ICAPS 2012 Invited Speakers
- Robert O. Ambrose: Controlling robots across intermediate time delays
- Anthony G. Cohn: Building qualitative models of spatio-temporal behaviour
- George J. Pappas: Temporal logic motion planning for mobile robots
Controlling Robots Across Intermediate Time Delays [watch the video]
Abstract: NASA has worked with three levels of time delay in commanding robots, with control modes adapted to the speed of light limits of communication across the vast distances of space. During human missions, astronauts have teleoperated robotic functions with essentially no time delay (< 50 ms), such as when they operated the Remote Manipulator System onboard the Shuttle. A longer delay was seen when commanding the pan-tilt camera on the Lunar Roving Vehicle. The ground operators in Houston used a look up table to send commands across a multi second time delay to point and capture video of the Apollo astronauts as they ascended from the Lunar Surface. Longer delays have been handled when commanding remote spacecraft using scripts that have evolved with ever increasing sophistication, allowing intelligent control of actions across tens of minutes to hours of time delay.
Of the three modes, we have the least experience in the intermediate realm. Time delays longer than 50 ms have been described as incompatible with direct teleoperation. Sending 24 hours of scripted activity inhibits interaction between humans on Earth and our surrogate robot explorers. How can robot autonomy allow for a more interactive command approach, more akin to supervision of a subordinate? A capable subordinate stays productive by re-tasking and adapting, but is smart enough to ask for help. High orbit, lunar, and asteroid missions will have intermediate time delays on the order of seconds to minutes: too long for direct control, but too short to command once a day. NASA’s recent experiments commanding rovers and manipulators will be described. New approaches are sought.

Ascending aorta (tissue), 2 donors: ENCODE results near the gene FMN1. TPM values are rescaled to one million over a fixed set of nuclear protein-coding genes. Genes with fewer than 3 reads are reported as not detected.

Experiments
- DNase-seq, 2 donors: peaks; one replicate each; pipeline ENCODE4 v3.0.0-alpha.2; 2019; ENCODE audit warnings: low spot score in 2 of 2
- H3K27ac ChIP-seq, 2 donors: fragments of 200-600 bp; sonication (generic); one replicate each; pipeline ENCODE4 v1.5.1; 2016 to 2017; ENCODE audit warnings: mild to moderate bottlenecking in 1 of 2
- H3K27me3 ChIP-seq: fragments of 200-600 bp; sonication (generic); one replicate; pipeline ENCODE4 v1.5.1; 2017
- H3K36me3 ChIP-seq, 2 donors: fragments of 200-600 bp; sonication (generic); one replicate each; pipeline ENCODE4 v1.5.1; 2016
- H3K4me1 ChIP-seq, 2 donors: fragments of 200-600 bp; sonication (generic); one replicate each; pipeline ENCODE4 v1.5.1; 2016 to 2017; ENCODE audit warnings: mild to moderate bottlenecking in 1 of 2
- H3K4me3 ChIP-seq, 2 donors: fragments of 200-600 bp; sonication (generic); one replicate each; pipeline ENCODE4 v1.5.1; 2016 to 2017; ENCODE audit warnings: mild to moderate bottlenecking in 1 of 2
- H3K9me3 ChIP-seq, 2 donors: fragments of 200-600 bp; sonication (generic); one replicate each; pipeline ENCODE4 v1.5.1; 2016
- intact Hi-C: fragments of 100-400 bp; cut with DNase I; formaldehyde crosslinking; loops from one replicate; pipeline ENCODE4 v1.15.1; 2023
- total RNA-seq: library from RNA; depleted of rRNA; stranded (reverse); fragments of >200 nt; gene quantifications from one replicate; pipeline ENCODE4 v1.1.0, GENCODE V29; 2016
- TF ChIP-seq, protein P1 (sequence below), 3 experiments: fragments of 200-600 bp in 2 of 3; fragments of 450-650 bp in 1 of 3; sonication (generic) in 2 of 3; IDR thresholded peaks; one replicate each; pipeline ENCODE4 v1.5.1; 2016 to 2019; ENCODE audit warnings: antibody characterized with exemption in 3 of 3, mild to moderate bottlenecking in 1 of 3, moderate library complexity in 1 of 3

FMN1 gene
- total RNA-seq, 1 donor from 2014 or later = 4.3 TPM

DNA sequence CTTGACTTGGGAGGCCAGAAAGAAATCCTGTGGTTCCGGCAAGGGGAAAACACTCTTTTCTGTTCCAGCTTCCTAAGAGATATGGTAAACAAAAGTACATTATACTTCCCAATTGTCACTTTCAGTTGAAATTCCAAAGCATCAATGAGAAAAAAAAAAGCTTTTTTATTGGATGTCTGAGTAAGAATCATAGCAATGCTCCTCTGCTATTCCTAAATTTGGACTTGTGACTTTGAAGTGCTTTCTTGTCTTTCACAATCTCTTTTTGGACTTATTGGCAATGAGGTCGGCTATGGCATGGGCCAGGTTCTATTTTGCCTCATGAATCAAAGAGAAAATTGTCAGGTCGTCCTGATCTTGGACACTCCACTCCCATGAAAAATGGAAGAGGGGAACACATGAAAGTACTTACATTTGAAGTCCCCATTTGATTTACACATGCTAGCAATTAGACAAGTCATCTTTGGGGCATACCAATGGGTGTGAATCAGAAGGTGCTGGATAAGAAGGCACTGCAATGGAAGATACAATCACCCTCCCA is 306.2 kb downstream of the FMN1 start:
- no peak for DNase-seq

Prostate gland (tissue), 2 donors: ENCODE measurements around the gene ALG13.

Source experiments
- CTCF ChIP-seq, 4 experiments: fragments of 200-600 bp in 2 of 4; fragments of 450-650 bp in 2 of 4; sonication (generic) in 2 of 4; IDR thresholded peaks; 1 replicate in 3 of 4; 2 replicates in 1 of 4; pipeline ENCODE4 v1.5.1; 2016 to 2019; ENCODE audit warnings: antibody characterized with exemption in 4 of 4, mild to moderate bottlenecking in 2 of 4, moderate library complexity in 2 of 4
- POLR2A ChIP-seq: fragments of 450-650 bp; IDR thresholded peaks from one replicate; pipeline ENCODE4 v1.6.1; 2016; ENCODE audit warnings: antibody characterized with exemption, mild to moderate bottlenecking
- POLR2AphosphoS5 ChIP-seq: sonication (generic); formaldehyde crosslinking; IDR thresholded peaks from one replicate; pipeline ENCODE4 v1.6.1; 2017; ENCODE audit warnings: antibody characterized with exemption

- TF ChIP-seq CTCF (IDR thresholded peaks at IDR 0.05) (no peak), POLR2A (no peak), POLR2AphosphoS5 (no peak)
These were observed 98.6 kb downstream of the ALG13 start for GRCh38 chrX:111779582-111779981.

Biography: Dr. Robert O. Ambrose is the Chief of the Software, Robotics and Simulation Division at NASA’s Johnson Space Center in Houston Texas, USA.
Robert Ambrose received his Ph.D. from the University of Texas at Austin in Mechanical Engineering. He received his M.S. and B. S. degrees from Washington University in St. Louis. Dr. Ambrose currently serves as the Division Chief of the Software, Robotics and Simulation Division at NASA’s Johnson Space Center in Houston Texas, USA. The SR&S Division is responsible for flight spacecraft software, space robotics and human system simulations for human spaceflight missions. Within the Division are five Branches responsible for managing on-orbit robotic systems for the Shuttle and International Space Station, development of software for the Crew Exploration Vehicle and future Human Spaceflight systems, simulation development for engineering development and training, hardware and software GFE, hardware in the loop facilities for anomaly resolution and crew training, and the technology Branch for development of new robotic systems. Dr. Ambrose leads NASA’s agency wide Human-Robotics Systems technology project, is the lead for robotics elements in support of the human exploration architecture study teams, and is NASA’s point of contact for the National Robotics Initiative. He is married to Dr. Catherine G. Ambrose and lives in Houston Texas.
European Coordinating Committee for Artificial Intelligence (ECCAI) Invited Speaker
Building Qualitative Models of Spatio-Temporal Behaviour [watch the video]
Abstract: In this talk I will present ongoing work at Leeds on building models of activity from video and other sensors, using both supervised and unsupervised techniques. Activities may occur in parallel, while actors and objects may participate in multiple activities simultaneously. The representation exploits qualitative spatio-temporal relations to provide symbolic models at a relatively high level of abstraction. A novel method for robustly transforming noisy sensor data to qualitative relations will be presented. For supervised learning, I will show how the supervisory burden can be reduced by using what we term "deictic supervision," whilst in the unsupervised case I will present a method for learning the most likely interpretation of the training data. I will also show how objects can be "functionally categorised" according to their spatio-temporal behaviour and how the use of type information can help in the learning process, especially in the presence of noise. I will present results from several domains including a kitchen scenario and an aircraft apron.